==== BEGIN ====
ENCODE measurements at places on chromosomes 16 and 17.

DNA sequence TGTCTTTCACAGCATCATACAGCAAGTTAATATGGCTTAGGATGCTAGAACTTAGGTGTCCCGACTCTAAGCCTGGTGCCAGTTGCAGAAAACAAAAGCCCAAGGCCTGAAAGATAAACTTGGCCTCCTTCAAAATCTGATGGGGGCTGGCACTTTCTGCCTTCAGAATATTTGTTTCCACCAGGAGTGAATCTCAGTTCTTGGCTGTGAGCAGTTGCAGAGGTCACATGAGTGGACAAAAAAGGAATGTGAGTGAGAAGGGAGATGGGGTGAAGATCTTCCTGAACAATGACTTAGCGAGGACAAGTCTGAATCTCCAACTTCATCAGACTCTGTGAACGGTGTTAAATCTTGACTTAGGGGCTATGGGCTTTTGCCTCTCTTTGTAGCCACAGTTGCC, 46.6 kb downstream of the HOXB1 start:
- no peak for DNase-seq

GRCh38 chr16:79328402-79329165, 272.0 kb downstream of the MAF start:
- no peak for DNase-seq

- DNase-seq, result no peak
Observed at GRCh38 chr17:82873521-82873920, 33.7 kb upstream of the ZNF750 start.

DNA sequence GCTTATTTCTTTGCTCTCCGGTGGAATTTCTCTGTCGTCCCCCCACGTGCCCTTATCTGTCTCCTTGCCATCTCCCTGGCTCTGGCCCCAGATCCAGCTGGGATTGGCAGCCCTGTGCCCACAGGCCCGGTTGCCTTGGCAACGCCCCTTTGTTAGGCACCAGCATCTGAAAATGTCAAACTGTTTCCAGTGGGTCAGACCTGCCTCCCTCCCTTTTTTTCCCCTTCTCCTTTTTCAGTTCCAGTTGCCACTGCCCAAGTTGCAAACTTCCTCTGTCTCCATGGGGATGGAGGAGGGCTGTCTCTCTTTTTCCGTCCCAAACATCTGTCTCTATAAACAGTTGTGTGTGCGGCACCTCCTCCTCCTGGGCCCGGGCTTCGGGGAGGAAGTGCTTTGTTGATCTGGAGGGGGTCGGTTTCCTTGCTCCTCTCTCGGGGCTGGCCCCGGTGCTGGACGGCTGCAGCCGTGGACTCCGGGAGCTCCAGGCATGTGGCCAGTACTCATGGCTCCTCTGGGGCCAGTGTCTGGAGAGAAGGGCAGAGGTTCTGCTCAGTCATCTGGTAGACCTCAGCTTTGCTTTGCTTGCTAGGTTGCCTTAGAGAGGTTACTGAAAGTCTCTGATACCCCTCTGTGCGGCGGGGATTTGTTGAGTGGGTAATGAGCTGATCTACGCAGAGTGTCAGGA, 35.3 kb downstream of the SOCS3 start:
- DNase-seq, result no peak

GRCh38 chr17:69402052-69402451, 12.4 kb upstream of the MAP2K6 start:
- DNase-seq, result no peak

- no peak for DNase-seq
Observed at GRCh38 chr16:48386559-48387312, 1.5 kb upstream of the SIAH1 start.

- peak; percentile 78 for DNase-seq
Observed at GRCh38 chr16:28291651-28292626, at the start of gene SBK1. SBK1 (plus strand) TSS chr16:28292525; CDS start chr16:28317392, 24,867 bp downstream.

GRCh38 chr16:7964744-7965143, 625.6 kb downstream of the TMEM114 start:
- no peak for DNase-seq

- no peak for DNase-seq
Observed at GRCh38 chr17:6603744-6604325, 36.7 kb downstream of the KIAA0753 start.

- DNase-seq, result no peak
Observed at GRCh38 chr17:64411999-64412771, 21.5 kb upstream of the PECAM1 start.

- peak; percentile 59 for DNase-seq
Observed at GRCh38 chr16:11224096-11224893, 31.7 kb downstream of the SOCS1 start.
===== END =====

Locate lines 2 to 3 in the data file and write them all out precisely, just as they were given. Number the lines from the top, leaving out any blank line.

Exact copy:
DNA sequence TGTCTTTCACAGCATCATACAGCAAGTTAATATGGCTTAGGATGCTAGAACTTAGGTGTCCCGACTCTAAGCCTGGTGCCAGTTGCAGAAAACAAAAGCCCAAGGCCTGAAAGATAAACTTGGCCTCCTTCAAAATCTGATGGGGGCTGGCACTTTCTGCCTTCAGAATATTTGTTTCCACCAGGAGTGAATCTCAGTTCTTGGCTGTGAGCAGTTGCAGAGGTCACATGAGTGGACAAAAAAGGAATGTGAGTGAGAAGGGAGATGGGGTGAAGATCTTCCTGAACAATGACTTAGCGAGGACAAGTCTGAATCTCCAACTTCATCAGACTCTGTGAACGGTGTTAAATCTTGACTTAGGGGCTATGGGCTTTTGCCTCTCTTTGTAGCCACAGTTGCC, 46.6 kb downstream of the HOXB1 start:
- no peak for DNase-seq